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May 12, 2012


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you are wrong. the wadi el gedid is the New Valley. That consists of Farafra, Dakhla, and Kharga oasis. The plane is not south of Mut.

Thanks for the correction - as I said, it was just a guess.

I suppose that I was confused by the reference to Wadi el Gedid (or Wadi al-Jadid), which is an alternative term for the entire New Valley Governorate that covers a huge area of southern Egypt west of the Nile. Online maps showing Wadi al-Jadid (and I double-checked quite a few, including Egyptian ones) show a point south or southwest of Mut/Kharga (the governorate capital)which must locate approximately the centre of the administrative area, not a specific wadi. Add the 100 or 200 miles descriptions, and the fact that the guy who discovered it was on an expedition, plus the limestone landscape (not, admittedly, uncommon!)and I just made a guess. This does not detract, however, from the interest and poignancy of the story.

BUT, Cassandra, could you provide a non-specific description of the general area in which the plane is - you say it is not south of Mut, is it north, west.....?


Jacub Perka posted the image of the aircraft in a satellite map, but has obscured the coordinates: http://www.delo.si/assets/media/picture/20120512/airplane%20coordinate.png

Another website describes the area as "west of the Qasr Farfara oasis".

I hope this helps a little bit.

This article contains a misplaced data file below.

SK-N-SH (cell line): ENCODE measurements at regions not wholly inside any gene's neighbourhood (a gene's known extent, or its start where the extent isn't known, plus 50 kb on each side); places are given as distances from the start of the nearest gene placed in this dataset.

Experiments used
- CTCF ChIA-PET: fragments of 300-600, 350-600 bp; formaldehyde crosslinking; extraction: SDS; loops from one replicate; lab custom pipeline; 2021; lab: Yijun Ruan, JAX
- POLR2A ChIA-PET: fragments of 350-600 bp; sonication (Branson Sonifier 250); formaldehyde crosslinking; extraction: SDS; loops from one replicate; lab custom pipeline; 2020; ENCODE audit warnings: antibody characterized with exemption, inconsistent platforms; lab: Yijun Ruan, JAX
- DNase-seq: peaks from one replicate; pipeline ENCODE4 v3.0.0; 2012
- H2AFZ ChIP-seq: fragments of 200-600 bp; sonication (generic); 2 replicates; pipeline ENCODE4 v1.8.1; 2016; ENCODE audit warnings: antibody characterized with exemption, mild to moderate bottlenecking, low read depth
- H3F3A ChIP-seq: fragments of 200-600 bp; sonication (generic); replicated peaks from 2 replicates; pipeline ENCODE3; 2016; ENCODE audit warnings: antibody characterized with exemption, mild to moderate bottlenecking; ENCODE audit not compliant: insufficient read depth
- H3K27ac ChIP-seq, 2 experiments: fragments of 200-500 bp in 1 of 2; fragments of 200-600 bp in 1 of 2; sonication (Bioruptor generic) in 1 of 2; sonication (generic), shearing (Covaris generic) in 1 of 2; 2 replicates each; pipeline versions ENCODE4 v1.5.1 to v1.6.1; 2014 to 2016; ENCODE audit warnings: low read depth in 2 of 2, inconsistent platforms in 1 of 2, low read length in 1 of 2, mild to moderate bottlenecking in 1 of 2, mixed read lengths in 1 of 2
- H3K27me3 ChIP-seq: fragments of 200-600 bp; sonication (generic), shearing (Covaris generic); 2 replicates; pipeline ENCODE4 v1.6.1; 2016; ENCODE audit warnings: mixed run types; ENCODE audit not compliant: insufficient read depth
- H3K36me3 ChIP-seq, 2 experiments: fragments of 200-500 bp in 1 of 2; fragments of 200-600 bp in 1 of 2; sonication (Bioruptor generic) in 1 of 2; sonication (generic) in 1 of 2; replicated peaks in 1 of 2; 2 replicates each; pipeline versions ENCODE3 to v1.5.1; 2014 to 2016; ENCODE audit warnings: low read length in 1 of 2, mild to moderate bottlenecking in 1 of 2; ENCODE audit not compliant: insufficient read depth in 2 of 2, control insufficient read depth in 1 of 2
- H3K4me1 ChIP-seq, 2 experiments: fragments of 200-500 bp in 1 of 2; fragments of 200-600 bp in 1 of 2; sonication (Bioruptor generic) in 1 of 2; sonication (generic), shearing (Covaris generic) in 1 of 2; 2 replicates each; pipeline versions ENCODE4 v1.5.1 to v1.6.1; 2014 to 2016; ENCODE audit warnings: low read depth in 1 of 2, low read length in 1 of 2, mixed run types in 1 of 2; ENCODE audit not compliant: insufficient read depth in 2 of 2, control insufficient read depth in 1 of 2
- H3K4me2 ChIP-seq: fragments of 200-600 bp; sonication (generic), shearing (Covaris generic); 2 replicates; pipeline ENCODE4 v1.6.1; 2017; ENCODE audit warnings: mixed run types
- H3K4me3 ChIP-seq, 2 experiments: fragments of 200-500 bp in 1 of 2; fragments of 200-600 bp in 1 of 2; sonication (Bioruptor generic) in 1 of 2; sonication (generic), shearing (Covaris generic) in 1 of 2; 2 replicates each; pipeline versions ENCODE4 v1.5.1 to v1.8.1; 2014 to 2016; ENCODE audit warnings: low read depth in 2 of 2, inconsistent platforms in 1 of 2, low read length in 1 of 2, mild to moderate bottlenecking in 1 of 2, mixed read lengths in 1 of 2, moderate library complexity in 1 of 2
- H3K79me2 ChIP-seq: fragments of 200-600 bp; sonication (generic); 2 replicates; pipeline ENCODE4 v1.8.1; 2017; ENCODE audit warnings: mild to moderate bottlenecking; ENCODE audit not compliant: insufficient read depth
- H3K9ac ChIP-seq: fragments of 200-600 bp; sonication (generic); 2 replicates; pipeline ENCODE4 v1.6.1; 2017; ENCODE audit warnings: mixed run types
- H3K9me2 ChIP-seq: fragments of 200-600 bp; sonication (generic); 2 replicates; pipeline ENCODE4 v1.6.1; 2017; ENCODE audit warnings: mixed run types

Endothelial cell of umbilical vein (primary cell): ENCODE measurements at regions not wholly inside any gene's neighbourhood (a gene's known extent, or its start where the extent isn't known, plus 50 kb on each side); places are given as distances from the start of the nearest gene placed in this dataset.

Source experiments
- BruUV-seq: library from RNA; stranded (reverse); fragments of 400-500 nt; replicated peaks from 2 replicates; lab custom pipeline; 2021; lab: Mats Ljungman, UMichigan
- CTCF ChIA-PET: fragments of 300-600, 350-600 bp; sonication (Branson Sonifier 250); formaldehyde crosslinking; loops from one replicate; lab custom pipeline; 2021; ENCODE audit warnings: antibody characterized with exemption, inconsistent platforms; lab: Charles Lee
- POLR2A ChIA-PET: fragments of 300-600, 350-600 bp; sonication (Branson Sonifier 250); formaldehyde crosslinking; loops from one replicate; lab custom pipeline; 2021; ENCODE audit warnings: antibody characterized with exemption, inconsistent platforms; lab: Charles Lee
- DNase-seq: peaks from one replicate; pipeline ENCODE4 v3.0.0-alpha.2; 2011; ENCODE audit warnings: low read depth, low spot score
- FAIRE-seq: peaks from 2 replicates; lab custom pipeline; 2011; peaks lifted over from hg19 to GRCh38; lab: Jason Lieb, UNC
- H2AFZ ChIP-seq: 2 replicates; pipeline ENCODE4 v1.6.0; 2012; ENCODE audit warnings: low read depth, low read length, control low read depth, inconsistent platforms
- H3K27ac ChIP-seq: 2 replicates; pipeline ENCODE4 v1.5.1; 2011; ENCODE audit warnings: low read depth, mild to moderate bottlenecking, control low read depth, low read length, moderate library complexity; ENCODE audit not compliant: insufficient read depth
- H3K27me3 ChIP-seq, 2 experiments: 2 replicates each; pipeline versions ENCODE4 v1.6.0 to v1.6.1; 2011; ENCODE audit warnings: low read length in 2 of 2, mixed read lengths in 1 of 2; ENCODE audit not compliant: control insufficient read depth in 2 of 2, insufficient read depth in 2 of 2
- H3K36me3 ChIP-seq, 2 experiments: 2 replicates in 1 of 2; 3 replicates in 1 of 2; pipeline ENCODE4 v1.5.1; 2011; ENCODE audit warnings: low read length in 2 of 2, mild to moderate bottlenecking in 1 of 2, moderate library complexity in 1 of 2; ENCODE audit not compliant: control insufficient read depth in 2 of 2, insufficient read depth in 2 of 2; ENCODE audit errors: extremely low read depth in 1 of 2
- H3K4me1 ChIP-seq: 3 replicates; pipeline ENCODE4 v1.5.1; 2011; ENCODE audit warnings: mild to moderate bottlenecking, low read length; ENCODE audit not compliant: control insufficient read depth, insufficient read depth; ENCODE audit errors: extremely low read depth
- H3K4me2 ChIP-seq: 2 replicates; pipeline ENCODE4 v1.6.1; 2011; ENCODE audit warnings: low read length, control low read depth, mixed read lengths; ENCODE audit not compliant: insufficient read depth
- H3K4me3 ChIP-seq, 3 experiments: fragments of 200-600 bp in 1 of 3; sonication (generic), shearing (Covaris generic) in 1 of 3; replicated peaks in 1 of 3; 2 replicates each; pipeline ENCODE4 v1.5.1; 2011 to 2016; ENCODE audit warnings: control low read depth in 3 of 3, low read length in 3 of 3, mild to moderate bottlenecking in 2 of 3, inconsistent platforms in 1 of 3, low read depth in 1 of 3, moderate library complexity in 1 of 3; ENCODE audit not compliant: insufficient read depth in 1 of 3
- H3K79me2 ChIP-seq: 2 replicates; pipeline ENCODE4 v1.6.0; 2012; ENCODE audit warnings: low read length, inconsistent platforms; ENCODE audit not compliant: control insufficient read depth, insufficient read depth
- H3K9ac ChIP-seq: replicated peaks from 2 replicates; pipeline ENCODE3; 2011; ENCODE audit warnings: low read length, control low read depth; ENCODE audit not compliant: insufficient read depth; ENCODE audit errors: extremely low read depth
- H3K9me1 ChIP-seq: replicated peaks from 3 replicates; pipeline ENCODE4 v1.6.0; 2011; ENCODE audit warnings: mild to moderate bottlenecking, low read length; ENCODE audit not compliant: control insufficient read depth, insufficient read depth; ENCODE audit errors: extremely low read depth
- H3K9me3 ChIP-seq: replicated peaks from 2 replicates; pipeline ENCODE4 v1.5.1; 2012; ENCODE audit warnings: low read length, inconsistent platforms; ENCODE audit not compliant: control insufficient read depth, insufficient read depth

Erik - thanks for the information. I've had browse around Google Earth, but with no success - it's perfectly possible to spend hours doing so, and I'm sure that a lot of people are doing exactly that (but I found all kinds of other interesting stuff!). I think the other reference must be to the oasis of Farafra - directly west of there is the Great Sand Sea and then the mountains of the Gilf Kebir, but then the desert is a huge place.

I've only had the acquaintance of some the California deserts (Mojave, Death Valley, and the destert-montane interface of the Eastern Sierra) but it's been my experience that it's easy to lose a person, or a group of people, or even a track that you took last year to a particular place. What looks like a uniformly sloping fan or bajada from a distance has lots of little hills and valleys to hide your hiking group, or your car. And this is when the roads and the people aren't very far off.

I can only imagine what REAL desert exploration is like...

You might want to take a look my screengrab and read what I have written about the story and how I found the crash site.
It took me longer to research the text than find the plane on satellite maps of the Western Desert without using any coordinates, only clues obtained online.

Do you generally optimize your posts for search algorithms?

Probably not!?

I think I`ve got the co`ordanates for this picture: 27 23`52.4 N 27 37`45.1 E
You can find them here:http://www.flickr.com/photos/libyan_soup/8079897265/sizes/k/in/photostream/

The pictures of the military trucks are very evocative of that movie,Ice Cold in Alex..
One of my uncles was in the Long range desert group during WW2 and they used a lot of those Chev and Ford military pattern trucks as reconnaissance vehicles.

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